7 Everyday Office Fire Hazards and How to Easily Prevent Them
Take a look around your office. Fire hazards are hiding in plain sight, and there are more of them than you think.
The story of humans and fire dates to some of the earliest records of humanity and with good reason. Over the centuries, and even today, we use fire for warmth, for cooking, for powering steam engines, for transforming raw materials into tools, and even as movie props.
But fire is also dangerous at times, which is why we fund local fire departments and have sprinkler systems in commercial properties. A fire at the wrong time or in the wrong place brings damage, injury, and even death. Needless to say, your office is the wrong place for a fire, but office fire hazards are as prevalent as many other workplace safety hazards. The good news is that many of those hazards are easy to remedy.
Common Office Fire Hazards
1. The office kitchen
Your break room might seem like a pleasant distraction from the day's hustle, but that peaceful room is hiding a dark secret. Nearly one-third of reported office fires started in a kitchen area. There are numerous possible reasons for this: microwaving aluminum foil, grease fires, forgetting something in the toaster oven. Regardless of why a fire happens, everyone in the office should know how to use a fire extinguisher and what to do if the fire gets out of control.
2. Damaged power cords
You have a lot of electronics in your office, and they all have power cords. Everything from printers to computers to your document shredder has a power cord. Over time, those cords become frayed or worn. A damaged cord leads to the possibility of an electrical shock and also the risk of sparking a fire. Perform a regular power cord audit and replace any damaged cords.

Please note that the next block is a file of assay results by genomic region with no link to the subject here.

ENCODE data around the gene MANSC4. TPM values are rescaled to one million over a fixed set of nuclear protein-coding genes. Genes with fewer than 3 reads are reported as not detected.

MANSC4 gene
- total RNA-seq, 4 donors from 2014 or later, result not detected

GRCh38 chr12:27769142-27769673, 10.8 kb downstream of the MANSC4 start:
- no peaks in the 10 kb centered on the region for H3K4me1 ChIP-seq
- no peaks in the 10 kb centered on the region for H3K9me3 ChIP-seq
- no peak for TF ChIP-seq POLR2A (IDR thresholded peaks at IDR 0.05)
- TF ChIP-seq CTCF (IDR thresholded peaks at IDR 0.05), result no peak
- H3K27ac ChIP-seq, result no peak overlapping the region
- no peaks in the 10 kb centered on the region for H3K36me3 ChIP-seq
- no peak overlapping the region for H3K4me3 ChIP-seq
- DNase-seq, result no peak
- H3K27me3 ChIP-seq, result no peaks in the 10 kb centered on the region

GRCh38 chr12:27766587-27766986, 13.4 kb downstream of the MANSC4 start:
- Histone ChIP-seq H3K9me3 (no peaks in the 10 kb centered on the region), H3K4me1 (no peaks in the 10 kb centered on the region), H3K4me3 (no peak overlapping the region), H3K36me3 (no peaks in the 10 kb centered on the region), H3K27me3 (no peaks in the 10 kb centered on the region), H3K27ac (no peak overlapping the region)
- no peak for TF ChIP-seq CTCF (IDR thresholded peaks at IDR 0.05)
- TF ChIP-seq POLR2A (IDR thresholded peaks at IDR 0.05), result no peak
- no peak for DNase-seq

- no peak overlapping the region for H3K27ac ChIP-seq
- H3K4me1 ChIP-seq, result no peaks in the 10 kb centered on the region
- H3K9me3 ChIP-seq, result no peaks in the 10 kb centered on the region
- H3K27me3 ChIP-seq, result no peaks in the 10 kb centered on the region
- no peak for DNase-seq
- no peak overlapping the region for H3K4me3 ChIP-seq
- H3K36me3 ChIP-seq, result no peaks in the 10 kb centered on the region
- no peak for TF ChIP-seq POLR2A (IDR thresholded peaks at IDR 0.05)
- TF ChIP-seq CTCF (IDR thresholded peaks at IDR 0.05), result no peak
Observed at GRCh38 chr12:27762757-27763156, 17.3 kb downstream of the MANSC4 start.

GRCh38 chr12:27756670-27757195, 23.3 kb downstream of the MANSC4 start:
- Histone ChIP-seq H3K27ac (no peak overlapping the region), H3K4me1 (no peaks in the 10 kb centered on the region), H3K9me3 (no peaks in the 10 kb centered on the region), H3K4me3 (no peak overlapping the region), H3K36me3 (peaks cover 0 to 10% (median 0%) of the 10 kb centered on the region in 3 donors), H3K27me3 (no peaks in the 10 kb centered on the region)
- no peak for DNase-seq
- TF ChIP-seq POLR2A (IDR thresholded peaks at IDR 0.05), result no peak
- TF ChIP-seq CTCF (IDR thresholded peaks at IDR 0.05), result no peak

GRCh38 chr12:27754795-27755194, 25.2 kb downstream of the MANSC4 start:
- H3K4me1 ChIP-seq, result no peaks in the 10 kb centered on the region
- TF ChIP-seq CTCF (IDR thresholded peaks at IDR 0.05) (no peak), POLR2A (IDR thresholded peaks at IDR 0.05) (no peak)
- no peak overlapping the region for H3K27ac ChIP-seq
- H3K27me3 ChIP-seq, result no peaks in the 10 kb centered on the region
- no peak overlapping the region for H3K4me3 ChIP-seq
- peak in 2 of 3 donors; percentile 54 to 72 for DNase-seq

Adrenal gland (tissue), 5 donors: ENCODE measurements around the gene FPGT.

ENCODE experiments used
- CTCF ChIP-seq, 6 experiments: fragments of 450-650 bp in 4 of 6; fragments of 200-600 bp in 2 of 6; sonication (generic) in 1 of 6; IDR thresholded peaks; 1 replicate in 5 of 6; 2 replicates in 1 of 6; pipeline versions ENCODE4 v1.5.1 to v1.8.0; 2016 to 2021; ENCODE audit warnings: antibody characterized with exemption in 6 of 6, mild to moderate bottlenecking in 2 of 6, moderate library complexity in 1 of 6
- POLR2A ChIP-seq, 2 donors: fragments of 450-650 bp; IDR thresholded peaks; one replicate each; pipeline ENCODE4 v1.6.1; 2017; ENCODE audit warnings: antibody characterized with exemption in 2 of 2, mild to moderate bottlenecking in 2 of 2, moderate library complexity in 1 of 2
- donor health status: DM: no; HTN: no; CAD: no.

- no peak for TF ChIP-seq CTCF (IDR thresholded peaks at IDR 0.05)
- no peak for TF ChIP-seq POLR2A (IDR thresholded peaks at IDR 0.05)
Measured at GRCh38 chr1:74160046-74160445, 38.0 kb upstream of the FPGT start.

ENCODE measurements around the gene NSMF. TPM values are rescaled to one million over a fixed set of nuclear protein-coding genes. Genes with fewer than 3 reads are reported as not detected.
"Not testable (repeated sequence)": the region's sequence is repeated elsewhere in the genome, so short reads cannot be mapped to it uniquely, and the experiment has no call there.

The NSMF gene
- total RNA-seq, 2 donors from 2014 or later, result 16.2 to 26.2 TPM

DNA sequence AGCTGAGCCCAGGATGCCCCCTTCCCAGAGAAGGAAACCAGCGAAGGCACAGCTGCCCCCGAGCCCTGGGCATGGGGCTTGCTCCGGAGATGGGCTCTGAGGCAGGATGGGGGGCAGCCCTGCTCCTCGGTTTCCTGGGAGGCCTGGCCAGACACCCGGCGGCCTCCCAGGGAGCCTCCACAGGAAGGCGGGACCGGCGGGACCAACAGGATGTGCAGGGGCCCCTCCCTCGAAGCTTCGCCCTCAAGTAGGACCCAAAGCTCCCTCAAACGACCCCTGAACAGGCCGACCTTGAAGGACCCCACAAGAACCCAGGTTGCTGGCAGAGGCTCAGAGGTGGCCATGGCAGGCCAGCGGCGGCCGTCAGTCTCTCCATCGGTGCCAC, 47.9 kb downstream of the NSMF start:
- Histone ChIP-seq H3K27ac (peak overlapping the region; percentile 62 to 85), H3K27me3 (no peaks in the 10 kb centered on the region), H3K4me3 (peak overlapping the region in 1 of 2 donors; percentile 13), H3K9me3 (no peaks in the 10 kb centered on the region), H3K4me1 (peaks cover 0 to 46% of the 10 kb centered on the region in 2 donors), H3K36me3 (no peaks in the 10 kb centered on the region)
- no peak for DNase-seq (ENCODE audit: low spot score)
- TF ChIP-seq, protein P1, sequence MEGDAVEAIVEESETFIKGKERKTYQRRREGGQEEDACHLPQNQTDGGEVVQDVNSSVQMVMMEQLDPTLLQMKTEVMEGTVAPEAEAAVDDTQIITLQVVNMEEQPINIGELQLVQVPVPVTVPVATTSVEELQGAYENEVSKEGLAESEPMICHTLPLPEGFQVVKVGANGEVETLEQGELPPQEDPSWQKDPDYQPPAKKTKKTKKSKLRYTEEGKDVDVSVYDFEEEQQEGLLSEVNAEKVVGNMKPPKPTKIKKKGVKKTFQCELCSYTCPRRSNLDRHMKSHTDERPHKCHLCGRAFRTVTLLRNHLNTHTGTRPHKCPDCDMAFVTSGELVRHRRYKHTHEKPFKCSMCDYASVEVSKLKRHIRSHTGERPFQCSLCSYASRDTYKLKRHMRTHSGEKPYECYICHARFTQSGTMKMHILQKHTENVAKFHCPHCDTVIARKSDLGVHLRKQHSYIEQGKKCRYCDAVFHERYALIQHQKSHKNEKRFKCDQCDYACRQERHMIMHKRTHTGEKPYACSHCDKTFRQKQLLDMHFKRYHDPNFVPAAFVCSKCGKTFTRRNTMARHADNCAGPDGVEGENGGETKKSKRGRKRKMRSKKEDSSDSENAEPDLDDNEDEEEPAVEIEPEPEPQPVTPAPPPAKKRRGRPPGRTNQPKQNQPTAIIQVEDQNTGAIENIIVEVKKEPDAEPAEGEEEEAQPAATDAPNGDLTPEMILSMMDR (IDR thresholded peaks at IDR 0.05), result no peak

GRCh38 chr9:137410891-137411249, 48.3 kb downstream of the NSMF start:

3. Overloaded outlets and extension cords
Extension cords are a temporary solution to a power supply shortage, yet you can find extension cords in long-term use in almost any office in the country. Add this to the fact that electrical outlets are often maxed out, and you have a recipe for straining your power supply that may lead to short circuits and fires.
If you find that there is more need for power than availability, you may need to hire an electrician to update your system. That's still better than risking an office fire.
4. Blocked exits
Too often, rarely used exits and hallways turn into storage spaces, but those extra chairs or old desks can slow people down or even prevent them from escaping a fire. Keep hallways and exits clear, and encourage your team to report any obstructions.
5. Personal heaters
While having a personal heater at work is a necessity sometimes, it's also important to keep them away from flammable items, like an overloaded wastebasket, for instance.
6. Fire prevention equipment
Some of the most egregious office fire hazards are the ones that you don't see, however. Every office should be equipped with working fire extinguishers in easily accessible areas. According to Encore Fire Protection, fire extinguishers have a lifespan of 5 to 15 years, depending on the quality of the equipment. One way to check the usability of a fire extinguisher is to look at the pressure gauge. If the pressure gauge needle is "not in the green, there is no guarantee that the extinguisher will function properly or at all."
Fire sprinkler systems are another well-documented way to contain fires, yet the National Fire Protection Association reports that approximately 90% of reported fires come from buildings without sprinkler systems. A sprinkler system might be a big undertaking, but given their ability to contain a fire, it's worth looking into.
7. Emergency evacuation plan
Another major office fire hazard is a failure to have an emergency evacuation plan. Your office may have a few exit signs or even a laminated paper with emergency exit routes on it, but do you have an actual, written evacuation plan? Where will people meet, and who will take attendance to ensure no one was left inside? What should people do if they can't get out?
Talk to your local fire department to see if they offer any onsite emergency planning. OSHA recommends practicing evacuation drills "as often as necessary to keep employees prepared." The more prepared you are for an emergency, the better off your entire team will be if an emergency occurs.
Pekin Insurance offers a variety of loss control services to our business insurance customers. Contact [ms-website-name] today to learn more about safety training courses, OSHA compliance, and other ways we can help your business prevent losses before they turn into reality.